Ask a simple question, get a simple answer. Right? Wrong.
Over the past month Manchester Confidential has been playing 'Where's Wally?' with Police on the streets of Manchester city centre at weekend evenings. There are sporadic sightings here and there but we wanted to know just exactly how many officers were on duty - in other words the physical numbers of the police visible to the public and ready for action. This visible presence would reassure the public and stop drunken violence occurring.
So Confidential asked a simple question. 'How many Police were on the streets of Manchester city centre on Friday 23 March 2007 after 11pm?' We also asked a subsidiary question about what the city centre area actually constituted? If the boundaries of this district were drawn widely into inner suburb areas then that would make the policing even thinner.
The two questions turned into a merry-go-round of replies. First off we thought the City Council might know:
'Information on staffing levels should be directed to Greater Manchester Police, who will also have details on crime levels within the city centre. The levels of policing in Manchester city centre are part of Greater Manchester Police Authority's remit. As part of the partnership that exists between the City Council, bars and others, the level of policing is often under review and the numbers change as circumstances and events take place.'
But that wasn't the question we asked.
The GMP Information Access Team got straight to the point. No messin'. Their reply was, 'We are not obliged to supply the information that you have requested. The exemption applicable to the information is Section 31 Freedom of Information Act 2000 - Law Enforcement - sub section (a) the prevention or detection of crime.'
Lovely use of English: we pressed for clarification. So the GMP Public Relations Department expanded, sort of, with the raw truth. They said: 'GMP can't give any figures, not even through the Freedom of Information Act, because it may make criminals target the area if such criminals felt the figures were low.'
In other words we're not going to tell you so bugger off.
Surely if the Police were confident that they have sufficient officers patrolling Manchester city centre at peak periods, they would say how many. And we're sure that any hardened criminals who happen to be Manchester Confidential readers wouldn't need us to tell them how many officers are on city centre streets. They probably have their own intelligence.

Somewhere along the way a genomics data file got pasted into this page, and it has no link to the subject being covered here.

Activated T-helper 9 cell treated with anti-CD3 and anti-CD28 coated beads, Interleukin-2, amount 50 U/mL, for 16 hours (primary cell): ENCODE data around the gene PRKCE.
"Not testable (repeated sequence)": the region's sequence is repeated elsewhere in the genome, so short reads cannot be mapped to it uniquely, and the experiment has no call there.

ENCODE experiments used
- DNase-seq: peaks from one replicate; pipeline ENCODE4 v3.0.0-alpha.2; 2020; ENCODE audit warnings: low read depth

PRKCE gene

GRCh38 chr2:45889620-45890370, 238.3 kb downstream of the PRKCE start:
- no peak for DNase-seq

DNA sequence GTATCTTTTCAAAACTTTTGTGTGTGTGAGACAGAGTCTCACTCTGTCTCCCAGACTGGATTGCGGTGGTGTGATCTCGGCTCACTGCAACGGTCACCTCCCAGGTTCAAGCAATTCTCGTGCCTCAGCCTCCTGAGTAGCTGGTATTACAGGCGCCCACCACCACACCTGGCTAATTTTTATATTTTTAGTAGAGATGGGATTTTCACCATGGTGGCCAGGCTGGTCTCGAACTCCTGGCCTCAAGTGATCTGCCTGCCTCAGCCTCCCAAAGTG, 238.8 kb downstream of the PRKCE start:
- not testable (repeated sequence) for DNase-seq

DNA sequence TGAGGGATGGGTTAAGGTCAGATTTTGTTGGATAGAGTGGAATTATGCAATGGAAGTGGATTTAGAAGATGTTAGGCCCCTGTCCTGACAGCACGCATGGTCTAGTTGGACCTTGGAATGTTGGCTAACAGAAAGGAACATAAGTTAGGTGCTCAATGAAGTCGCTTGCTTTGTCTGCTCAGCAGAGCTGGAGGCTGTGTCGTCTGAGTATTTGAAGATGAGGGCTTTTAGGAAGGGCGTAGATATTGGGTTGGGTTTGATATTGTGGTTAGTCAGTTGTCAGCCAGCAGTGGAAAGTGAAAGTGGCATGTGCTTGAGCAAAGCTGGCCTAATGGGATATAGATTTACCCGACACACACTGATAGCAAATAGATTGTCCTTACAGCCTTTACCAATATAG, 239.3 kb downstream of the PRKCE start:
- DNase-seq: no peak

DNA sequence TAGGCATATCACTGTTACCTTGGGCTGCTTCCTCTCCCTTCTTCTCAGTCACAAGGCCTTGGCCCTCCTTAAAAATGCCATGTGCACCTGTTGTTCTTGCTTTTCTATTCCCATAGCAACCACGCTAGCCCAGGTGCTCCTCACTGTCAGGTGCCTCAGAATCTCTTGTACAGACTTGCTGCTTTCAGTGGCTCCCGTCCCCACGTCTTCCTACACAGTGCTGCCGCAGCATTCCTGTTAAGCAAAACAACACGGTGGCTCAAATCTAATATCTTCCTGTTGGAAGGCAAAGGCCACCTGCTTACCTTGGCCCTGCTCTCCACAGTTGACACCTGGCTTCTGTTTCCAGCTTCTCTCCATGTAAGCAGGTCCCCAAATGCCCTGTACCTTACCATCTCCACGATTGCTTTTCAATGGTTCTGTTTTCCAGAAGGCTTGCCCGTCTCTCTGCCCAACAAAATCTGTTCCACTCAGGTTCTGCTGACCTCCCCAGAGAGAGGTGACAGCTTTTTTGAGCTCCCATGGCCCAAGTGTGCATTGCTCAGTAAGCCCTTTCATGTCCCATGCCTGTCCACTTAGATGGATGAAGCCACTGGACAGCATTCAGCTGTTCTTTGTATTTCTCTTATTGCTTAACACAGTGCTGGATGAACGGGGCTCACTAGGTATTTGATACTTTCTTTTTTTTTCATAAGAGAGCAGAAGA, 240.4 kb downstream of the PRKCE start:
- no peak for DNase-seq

In any case most of the observable crime seems caused by drink not by organised crime syndicates. All we want is a very visible presence. Not to say that there should be a cop on every corner. Not every corner needs it but if we knew exactly how many Police are around to protect us at peak weekend times, we'd be able to work out which corners do need it.
If our Police were confident in their work they would assertively and boldly answer: 'On Friday 23 March 2007 there were X number of Police employed to actively patrol Manchester city centre. By Manchester city centre we are referring to all areas within the boundaries of X, Y and Z.'
As it stands we don't know how well we are policed. The Police feel that releasing the data would compromise the public's safety. But the fact that they can't supply the public with the figures compromises the public's faith in the Police.
This isn't to say that Confidential feels the city centre is a dangerous place. We love it. We won't be doing any silly campaigns about it being 'lawless', we won't be showing the same picture of the same poor drunken girl slumped in a doorway over and over again.
The city centre is our playground, we use it relentlessly, we know what we're talking about, but as tax payers, as citizens, as the constitutional bosses of those civil servants, the Police, we feel we have the right to know exactly how many Bobbies are on the beat at flashpoint times. After all we're not asking about sensitive terrorist investigations.
It's scandalous that the Freedom of Information Act can be used to deny this information. It's shocking that the Police hide behind it. It shows how far this Government has taken us down an authoritarian road, in which they, the Police and others can dictate what we should know and when. They're treating us like children. It's frightening.
What do you think? Have your say.
49 comments so far, continue the conversation, write a comment.
Depends on the arse.Read more
There are no excuses for arse-kissing.Read more
It's a good book. So why not, eh? Thank you for your troll-like comments, though. What a wonderful…Read more
I was born on George Leigh st. I consider myself a true Mancunian and your comments about certain…Read more